Mike Murase

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Mike Murase


Mike Murase was a member of the League of Revolutionary Struggle (M-L) and has been active in the Japanese national movement since 1968. He was a member of the Little Tokyo People’s Rights Organization in Los Angeles, and has participated in labor support work and efforts to stop harassment of immigrant workers.[1]

Early life

As a child, Mike Murase lived in an idyllic town in the Okayama prefecture, about 110 miles northeast of Hiroshima. He was born in 1947, after the Second World War had ended, but throughout his childhood he was reminded of it often. Murase’s parents sometimes took him and his older sister on train rides to see Hiroshima—what remained, what was destroyed, and the peace monuments erected in its place. In elementary school, Murase heard his teachers lecture about why war was bad and why peace was good.

Murase’s father was a kibei nisei—he was born in Arizona to Japanese immigrants but moved back to Japan when he was still a child. Murase imagined that his father had a good life in America, because he often talked of going back. Before Murase and his family left Japan for Los Angeles in 1956, his mother bought him two children’s books about America. One told the story of Abraham Lincoln; the other, a book about all-American families, depicted fathers mowing lawns and mothers at kitchen sinks. Everyone in the images was white. When Murase arrived on the shores of San Francisco, the nine-year-old noticed that all the dock workers were black, and all the customs officers were white. Maybe he had misread the story of Abraham Lincoln, he thought. Maybe there were still slaves here.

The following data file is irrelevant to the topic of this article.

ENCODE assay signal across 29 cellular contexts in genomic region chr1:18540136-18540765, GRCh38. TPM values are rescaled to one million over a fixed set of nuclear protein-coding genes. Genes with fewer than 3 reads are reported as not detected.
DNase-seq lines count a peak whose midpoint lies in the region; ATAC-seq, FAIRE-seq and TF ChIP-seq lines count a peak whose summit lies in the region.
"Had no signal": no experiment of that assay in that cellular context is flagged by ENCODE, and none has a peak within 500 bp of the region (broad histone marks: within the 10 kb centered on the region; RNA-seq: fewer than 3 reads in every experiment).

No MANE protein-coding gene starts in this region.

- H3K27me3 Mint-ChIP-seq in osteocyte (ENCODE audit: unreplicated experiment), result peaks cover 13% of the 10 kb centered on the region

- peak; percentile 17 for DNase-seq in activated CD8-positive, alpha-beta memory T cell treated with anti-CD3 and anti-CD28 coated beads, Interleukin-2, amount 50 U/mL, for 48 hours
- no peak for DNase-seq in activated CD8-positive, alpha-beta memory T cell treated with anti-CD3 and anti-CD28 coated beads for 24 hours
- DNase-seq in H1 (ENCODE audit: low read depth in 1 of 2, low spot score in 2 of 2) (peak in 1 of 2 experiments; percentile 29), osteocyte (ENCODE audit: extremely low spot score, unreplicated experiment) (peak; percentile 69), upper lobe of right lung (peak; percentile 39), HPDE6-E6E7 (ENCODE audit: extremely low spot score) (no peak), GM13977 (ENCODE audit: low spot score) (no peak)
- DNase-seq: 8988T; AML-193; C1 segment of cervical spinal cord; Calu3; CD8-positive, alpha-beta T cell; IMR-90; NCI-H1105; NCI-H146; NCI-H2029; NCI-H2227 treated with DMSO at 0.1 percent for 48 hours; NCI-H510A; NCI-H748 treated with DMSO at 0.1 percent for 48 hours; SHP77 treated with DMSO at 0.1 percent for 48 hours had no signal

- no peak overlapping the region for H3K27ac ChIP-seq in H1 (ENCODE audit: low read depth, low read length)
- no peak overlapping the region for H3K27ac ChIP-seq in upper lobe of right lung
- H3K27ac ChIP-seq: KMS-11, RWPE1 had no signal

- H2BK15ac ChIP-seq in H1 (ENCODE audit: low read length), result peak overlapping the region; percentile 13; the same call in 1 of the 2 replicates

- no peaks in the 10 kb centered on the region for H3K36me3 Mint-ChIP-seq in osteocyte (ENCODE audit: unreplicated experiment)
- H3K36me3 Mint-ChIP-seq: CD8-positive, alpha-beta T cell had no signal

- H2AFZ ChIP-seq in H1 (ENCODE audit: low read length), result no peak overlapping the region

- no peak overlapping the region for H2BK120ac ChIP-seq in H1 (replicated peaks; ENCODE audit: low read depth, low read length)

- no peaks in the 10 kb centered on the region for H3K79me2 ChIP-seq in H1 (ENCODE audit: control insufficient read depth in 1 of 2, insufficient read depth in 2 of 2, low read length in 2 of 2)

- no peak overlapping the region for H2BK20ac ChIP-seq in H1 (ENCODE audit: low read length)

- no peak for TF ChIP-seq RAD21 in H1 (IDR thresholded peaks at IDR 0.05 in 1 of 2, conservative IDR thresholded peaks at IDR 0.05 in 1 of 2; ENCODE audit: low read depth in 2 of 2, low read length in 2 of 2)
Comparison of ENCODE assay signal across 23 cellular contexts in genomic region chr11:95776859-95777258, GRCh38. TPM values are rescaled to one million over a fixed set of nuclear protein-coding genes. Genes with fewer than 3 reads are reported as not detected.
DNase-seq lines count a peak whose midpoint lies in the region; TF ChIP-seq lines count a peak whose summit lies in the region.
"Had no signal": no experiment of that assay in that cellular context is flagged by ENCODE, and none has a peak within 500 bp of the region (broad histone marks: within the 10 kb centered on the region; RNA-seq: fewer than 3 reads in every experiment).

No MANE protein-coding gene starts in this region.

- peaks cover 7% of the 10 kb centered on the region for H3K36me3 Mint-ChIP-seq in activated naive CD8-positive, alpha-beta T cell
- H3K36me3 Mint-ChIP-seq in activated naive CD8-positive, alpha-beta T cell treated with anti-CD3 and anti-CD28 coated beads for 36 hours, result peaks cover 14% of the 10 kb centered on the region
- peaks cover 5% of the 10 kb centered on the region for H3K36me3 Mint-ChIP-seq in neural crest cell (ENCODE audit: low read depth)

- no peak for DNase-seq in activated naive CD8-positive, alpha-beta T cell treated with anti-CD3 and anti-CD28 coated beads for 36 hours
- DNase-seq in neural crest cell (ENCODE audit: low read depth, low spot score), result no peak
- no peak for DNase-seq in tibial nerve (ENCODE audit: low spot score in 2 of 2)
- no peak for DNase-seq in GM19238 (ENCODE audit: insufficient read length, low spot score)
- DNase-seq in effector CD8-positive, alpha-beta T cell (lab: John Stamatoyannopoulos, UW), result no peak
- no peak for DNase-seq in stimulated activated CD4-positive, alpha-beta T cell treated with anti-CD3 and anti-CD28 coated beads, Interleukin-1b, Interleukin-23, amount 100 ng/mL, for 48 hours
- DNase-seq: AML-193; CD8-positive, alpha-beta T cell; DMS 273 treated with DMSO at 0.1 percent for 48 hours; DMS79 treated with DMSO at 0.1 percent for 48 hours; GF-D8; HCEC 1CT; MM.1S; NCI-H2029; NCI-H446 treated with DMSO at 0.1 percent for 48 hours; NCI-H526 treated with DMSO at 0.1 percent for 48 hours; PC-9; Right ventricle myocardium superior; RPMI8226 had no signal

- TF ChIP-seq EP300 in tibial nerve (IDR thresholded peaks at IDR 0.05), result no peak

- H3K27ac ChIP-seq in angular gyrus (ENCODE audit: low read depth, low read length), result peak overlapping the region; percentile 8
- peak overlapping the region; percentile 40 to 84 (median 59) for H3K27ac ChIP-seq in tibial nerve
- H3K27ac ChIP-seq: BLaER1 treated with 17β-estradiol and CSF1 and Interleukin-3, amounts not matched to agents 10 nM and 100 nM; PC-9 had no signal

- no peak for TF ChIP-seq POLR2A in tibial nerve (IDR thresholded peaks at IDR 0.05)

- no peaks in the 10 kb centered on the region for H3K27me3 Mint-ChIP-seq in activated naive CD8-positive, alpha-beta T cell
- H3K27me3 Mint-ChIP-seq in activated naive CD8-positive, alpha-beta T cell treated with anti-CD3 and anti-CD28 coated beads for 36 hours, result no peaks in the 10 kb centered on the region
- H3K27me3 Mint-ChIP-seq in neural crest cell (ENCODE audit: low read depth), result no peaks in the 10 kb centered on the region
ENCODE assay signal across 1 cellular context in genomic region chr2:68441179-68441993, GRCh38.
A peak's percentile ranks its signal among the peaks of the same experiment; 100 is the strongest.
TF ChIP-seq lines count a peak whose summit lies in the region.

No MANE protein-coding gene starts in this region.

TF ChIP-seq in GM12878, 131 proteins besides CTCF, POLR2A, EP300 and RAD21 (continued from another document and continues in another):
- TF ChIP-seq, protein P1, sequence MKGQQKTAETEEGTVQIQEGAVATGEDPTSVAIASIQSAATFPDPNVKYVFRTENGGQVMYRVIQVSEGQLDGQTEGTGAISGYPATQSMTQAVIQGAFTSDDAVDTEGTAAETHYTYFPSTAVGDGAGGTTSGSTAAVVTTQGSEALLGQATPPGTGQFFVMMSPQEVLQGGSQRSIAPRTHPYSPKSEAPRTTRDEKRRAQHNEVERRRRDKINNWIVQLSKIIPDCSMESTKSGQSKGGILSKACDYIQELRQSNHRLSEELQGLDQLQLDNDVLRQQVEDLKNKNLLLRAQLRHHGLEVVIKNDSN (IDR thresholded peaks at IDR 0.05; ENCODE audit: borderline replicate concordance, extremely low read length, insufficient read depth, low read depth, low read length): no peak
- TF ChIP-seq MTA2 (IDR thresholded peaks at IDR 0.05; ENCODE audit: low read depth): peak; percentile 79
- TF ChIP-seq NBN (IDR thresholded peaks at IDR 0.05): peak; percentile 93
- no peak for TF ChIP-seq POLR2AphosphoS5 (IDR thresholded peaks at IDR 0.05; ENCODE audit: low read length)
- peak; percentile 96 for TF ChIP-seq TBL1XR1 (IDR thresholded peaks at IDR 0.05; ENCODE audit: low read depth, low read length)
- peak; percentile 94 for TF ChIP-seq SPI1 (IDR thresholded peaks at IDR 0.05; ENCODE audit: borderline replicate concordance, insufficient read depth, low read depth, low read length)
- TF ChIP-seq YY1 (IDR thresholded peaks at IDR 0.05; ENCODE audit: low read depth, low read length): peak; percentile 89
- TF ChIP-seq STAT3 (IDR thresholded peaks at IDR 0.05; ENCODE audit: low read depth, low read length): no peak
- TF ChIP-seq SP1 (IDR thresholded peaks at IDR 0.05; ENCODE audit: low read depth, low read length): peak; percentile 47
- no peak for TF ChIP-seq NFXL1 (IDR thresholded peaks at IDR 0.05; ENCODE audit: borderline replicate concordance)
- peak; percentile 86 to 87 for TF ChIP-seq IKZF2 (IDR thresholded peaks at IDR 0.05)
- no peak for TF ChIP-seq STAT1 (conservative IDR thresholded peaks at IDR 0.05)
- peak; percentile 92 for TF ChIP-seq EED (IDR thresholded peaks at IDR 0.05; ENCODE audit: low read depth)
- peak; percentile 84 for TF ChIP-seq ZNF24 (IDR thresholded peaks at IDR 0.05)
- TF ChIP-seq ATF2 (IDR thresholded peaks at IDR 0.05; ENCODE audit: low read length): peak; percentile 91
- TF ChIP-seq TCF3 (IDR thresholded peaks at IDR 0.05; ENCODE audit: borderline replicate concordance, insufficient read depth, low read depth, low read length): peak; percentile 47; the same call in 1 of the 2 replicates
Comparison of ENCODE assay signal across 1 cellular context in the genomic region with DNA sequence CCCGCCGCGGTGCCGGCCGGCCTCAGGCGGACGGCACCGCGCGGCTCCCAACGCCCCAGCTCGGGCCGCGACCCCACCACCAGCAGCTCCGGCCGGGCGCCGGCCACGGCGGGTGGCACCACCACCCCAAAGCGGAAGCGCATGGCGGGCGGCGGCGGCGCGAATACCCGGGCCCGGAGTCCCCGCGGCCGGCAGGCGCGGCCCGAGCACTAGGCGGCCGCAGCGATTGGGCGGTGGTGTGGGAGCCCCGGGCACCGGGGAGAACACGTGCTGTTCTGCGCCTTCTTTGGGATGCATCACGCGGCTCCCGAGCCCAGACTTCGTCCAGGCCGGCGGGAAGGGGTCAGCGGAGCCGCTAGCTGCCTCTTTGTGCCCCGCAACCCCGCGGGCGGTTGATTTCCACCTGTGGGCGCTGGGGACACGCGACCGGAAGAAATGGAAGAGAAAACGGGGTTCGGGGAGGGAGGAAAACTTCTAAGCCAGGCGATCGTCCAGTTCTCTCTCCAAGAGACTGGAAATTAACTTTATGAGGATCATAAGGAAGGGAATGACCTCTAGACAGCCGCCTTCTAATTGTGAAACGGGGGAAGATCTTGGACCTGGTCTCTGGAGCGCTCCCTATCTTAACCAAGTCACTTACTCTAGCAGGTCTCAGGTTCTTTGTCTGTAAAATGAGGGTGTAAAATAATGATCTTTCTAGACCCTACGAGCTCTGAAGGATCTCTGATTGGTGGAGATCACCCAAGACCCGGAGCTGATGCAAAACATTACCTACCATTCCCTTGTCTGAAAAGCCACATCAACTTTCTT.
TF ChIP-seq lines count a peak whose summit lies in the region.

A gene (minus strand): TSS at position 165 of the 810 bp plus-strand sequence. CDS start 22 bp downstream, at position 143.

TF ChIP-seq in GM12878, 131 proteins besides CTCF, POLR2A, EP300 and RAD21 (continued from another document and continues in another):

They were fleeting curiosities then, but as Murase grew older and the war ramped up in Vietnam, these early memories formed the basis of his opposition against the war. By the time Gidra started in 1969, roughly one out of every two Americans knew someone who had been killed or wounded in Vietnam. Murase and hundreds of other Asian-Americans created their own presence at anti-war marches, holding up signs that read “Makibaka!” (“struggle” in Tagalog), “Stop killing our Asian sisters!” and “Remember Manzanar!” referring to one of the 10 internment camps where Japanese Americans were incarcerated during World War II.